By Anita Stewart, Managing Editor
New Album Review: “The Blues Album”
Release Date: September 24, 2021
UK’s Black Country is where Joanne Shaw Taylor is from and she is a force to be reckoned with in the Blues Music world. Discovered by Dave Stewart of the Eurythmics at the tender age of 16 after he saw her play, he promptly asked her to join him on the road. A career was launched back then and the 11-track “The Blues Album” will be her seventh studio recording and released on Joe Bonamassa‘s independent blues label KTBA (Keep the Blues Alive) Records. Rock at Night reviewed Joanne’s two singles released a few months ago; “If That Ain’t a Reason” and “Let Me Down Easy.” Check out those reviews HERE and HERE.
“The Blues Album,” the follow up to 2019’s critically acclaimed album “Reckless Heart,” features Josh Smith on guitar, Reese Wynans on keyboards, Greg Morrow on drums, Steve Mackey on bass, Steve Patrick on trumpet, Mark Douthit on sax, Barry Green on trombone. Bonamassa plays guitar and sings on the track “Don’t Go Away Mad.” Mike Farris also joins as a special guest vocalist on “I Don’t Know What You’ve Got.”
The album was produced and recorded by Bonamassa and Josh Smith at Ocean Way Studios in Nashville, Tennessee. This duo is a pretty hot production team right now; they recently produced new albums for Joanna Connor, Jimmy Hall and Eric Gales. This album covers rare blues songs and B-side gems by such artists as: Albert King, Peter Green, Little Richard, Magic Sam, Aretha Franklin, Little Milton and more.
“Joe and Josh make a fantastic team,” insists Joanne. “Both bring something different to the table that the other maybe couldn’t. I loved working with them. I was worried about working with Joe for obvious reasons, (we are very close friends), but you never know how that will translate into a working relationship. It was cool to work with two guys not much older than me. Most of the producers I’ve worked with so far haven’t been so close to me in age, plus Joe and Josh have the added benefit of understanding what it is to tour on the same scene as me and what me touring this album will look like. All in all, it was a very relaxed fun session and hang.” She continued, “On the new album, I mostly played my own guitar, my 1966 Esquire ‘Junior. I tried to use a few of Joe’s Tele’s, but they’re set up for much bigger hands than mine. I did use Joe’s vintage amps – I believe one of his 60’s Vibroverbs mixed with a fumble overdrive for pretty much all of it. We didn’t use any pedals.”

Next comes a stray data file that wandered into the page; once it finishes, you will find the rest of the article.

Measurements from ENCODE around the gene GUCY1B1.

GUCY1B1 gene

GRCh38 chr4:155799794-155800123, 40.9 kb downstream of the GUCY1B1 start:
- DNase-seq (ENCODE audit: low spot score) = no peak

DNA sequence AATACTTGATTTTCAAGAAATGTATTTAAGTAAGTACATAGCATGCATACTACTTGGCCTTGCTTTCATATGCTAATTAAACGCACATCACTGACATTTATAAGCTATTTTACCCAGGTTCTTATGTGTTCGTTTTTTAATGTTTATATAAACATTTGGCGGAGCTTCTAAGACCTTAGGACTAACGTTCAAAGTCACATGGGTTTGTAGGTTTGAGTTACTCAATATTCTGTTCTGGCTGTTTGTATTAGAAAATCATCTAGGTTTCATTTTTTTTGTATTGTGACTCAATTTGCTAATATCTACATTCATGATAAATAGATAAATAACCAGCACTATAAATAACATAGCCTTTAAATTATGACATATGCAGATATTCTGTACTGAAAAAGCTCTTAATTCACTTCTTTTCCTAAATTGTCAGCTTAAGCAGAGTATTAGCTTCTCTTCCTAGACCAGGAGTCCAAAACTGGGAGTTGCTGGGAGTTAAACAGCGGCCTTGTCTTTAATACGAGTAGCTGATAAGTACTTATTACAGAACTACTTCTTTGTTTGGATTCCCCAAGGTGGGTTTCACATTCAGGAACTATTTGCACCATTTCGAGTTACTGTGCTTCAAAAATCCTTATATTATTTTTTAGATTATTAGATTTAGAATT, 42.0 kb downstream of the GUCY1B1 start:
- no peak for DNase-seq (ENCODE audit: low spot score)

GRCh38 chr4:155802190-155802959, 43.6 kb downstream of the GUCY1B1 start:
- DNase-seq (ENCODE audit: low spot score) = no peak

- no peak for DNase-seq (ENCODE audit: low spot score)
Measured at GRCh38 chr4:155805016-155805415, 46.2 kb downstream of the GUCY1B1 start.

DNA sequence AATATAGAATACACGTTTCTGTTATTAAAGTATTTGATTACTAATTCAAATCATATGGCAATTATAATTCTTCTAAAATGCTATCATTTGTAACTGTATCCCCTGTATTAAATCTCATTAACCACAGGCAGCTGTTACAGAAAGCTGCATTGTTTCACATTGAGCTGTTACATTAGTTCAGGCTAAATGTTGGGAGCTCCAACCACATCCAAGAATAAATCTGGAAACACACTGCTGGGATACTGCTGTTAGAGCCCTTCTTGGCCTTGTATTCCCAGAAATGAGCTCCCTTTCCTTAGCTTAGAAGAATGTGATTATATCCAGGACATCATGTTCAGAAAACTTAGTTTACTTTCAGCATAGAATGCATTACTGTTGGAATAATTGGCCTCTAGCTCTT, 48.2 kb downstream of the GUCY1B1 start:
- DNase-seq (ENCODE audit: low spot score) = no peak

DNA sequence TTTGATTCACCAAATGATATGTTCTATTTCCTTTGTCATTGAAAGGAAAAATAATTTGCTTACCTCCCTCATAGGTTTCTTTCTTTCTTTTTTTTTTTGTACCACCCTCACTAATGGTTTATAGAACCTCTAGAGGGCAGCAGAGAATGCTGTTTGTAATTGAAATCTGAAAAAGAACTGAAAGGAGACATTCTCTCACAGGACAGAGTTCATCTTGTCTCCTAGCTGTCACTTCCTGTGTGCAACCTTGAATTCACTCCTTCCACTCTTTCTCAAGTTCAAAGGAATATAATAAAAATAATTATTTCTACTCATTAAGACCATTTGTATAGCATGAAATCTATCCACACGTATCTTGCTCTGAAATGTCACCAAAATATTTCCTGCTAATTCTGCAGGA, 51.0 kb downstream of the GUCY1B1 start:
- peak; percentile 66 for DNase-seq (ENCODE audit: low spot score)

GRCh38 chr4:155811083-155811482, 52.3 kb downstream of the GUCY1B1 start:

“I’d known from the beginning of my recording career that one day I wanted to record an album of blues covers, I just wasn’t sure when the right time to do that would be,” says Joanne. “…I mentioned my new project idea to Joe Bonamassa,” recalls Joanne. “He asked me for my song choices. Immediately he began sending me notes and was texting me song suggestions. He was already acting as a mentor as well as an unofficial producer on “The Blues Album,” so I asked him if he’d fancy the job officially,” says Joanne. “Thankfully, he accepted. The Blues Album has been everything I hoped it would be. It’s been a labor of love, overseen by an artist, producer, and friend who I trust beyond measure.”
“We wanted to make a tough vocal centric straight blues record that showcases Joanne’s amazing talent but in a slightly different light,” explains Bonamassa. “Joanne is a dear friend and a superstar. Josh and I focused on testing her limits and pushing boundaries that might not have occurred before. It’s all about making a statement and having the listener want to play the music repeatedly. We try not to live in the well-worn trails of the blues,” continues Bonamassa. “Each song has to has to stand on its own while paying tribute to the original masters. If you focus on what people might not associate with an artist and work hard on those areas it allows her fans to discover things and sets her up in a different light. Joanne’s a great singer and always has been. The guitar unfortunately has over-shadowed it until now. A lot of us in the business have the same problem.”
“Joe made it known from the get-go that his main objective for this album was to push me as a singer,” says Joanne. “Obviously, Joe has seen me perform many times over the years and knows my voice well. I think he felt that he could my vocal performance more, and get more out of it, especially since I’d had over a year to rest my vocal cords.”
My stand-outs were “Scraps Vignette” a fun instrumental showing off Joanne’s guitar skills, “Let Me Down Easy” for some great vocals, “If That Ain’t a Reason,” “Two Time My Lovin‘” and the brass and backing instrumentation on “Keep On Lovin’ Me” was mind-blowing. It was hard to select favorites!
Rock at Night says: “We can’t tell you how much we love this album! These songs are recreated and made new again and every song is exceptional. This album is certainly a tribute to the songwriters and original artists that played these songs as they were truly creating an American genre at that time! Joanne has re-imagined these songs and Joe helped her make them into a “wall of sound!” All blues, blues rock and jazzy honky-tonk–this music the way it is meant to be played. The production with the horns, keys and backing instruments and vocals was stellar. And Joanne’s guitar playing is super clean and intricate–she has always been a technical player, but her vocals were exceptional on this recording; on the lower register, husky, smoky, expressive and just made for these songs. Bravo!“
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